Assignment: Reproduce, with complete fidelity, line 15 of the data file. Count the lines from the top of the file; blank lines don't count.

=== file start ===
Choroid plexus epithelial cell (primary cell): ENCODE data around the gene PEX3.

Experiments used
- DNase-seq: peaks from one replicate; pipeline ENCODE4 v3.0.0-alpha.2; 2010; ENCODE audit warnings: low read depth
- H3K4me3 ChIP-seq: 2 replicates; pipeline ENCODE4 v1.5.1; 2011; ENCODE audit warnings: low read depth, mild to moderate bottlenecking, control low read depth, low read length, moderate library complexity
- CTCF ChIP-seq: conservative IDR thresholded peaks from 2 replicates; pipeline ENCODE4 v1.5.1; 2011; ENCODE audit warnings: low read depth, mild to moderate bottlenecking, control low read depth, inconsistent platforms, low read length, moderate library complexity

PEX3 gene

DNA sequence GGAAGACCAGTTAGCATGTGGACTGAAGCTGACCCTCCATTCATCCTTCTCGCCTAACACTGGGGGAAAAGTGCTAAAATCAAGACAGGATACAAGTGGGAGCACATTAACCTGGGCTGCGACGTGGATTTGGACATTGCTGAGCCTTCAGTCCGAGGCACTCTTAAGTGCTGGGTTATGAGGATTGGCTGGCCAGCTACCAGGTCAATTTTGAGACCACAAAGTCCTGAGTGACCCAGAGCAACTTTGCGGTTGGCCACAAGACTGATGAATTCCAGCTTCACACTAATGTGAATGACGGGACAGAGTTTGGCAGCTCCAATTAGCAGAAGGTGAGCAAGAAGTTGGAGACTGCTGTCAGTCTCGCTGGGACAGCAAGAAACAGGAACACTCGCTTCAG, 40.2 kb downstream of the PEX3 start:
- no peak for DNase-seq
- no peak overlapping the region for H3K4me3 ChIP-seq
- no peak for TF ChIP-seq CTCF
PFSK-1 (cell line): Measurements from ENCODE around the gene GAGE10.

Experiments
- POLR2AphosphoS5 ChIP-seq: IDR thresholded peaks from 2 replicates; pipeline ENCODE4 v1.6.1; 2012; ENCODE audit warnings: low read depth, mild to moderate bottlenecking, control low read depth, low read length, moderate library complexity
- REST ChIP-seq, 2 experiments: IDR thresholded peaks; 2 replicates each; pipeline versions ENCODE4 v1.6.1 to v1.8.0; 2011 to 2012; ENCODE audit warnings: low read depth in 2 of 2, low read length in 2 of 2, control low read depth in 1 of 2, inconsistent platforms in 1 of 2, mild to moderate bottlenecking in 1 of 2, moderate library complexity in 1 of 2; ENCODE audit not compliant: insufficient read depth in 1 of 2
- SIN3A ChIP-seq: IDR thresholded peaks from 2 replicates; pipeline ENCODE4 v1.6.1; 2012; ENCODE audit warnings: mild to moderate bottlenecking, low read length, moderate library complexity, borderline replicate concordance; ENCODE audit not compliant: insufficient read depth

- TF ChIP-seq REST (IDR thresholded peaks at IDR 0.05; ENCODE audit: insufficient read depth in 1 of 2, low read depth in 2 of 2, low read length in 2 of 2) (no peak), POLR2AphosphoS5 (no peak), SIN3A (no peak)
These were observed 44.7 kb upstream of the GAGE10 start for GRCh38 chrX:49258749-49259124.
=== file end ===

- SIN3A ChIP-seq: IDR thresholded peaks from 2 replicates; pipeline ENCODE4 v1.6.1; 2012; ENCODE audit warnings: mild to moderate bottlenecking, low read length, moderate library complexity, borderline replicate concordance; ENCODE audit not compliant: insufficient read depth